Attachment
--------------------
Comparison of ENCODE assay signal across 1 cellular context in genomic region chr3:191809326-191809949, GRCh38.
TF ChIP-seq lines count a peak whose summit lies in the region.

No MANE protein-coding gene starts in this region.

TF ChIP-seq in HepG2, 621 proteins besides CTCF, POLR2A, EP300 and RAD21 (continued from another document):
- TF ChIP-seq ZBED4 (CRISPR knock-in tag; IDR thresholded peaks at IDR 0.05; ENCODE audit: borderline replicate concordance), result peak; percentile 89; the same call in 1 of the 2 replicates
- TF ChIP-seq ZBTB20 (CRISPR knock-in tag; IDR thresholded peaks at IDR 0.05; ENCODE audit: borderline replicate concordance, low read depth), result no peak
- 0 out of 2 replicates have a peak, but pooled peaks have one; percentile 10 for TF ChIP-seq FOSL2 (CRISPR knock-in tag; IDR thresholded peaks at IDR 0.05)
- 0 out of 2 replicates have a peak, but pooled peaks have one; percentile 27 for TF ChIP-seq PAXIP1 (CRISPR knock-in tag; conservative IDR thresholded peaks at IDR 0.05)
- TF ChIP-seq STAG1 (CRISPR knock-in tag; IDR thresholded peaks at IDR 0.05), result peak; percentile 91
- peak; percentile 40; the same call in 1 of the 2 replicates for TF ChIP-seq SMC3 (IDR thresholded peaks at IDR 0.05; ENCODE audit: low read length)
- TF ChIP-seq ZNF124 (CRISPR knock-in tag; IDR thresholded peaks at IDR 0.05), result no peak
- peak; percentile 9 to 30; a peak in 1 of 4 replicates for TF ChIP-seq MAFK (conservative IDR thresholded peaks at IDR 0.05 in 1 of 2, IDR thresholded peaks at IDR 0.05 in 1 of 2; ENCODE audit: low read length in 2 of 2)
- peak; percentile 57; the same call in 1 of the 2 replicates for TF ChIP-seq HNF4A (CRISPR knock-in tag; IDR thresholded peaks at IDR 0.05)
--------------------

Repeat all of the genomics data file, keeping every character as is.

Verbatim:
Comparison of ENCODE assay signal across 1 cellular context in genomic region chr3:191809326-191809949, GRCh38.
TF ChIP-seq lines count a peak whose summit lies in the region.

No MANE protein-coding gene starts in this region.

TF ChIP-seq in HepG2, 621 proteins besides CTCF, POLR2A, EP300 and RAD21 (continued from another document):
- TF ChIP-seq ZBED4 (CRISPR knock-in tag; IDR thresholded peaks at IDR 0.05; ENCODE audit: borderline replicate concordance), result peak; percentile 89; the same call in 1 of the 2 replicates
- TF ChIP-seq ZBTB20 (CRISPR knock-in tag; IDR thresholded peaks at IDR 0.05; ENCODE audit: borderline replicate concordance, low read depth), result no peak
- 0 out of 2 replicates have a peak, but pooled peaks have one; percentile 10 for TF ChIP-seq FOSL2 (CRISPR knock-in tag; IDR thresholded peaks at IDR 0.05)
- 0 out of 2 replicates have a peak, but pooled peaks have one; percentile 27 for TF ChIP-seq PAXIP1 (CRISPR knock-in tag; conservative IDR thresholded peaks at IDR 0.05)
- TF ChIP-seq STAG1 (CRISPR knock-in tag; IDR thresholded peaks at IDR 0.05), result peak; percentile 91
- peak; percentile 40; the same call in 1 of the 2 replicates for TF ChIP-seq SMC3 (IDR thresholded peaks at IDR 0.05; ENCODE audit: low read length)
- TF ChIP-seq ZNF124 (CRISPR knock-in tag; IDR thresholded peaks at IDR 0.05), result no peak
- peak; percentile 9 to 30; a peak in 1 of 4 replicates for TF ChIP-seq MAFK (conservative IDR thresholded peaks at IDR 0.05 in 1 of 2, IDR thresholded peaks at IDR 0.05 in 1 of 2; ENCODE audit: low read length in 2 of 2)
- peak; percentile 57; the same call in 1 of the 2 replicates for TF ChIP-seq HNF4A (CRISPR knock-in tag; IDR thresholded peaks at IDR 0.05)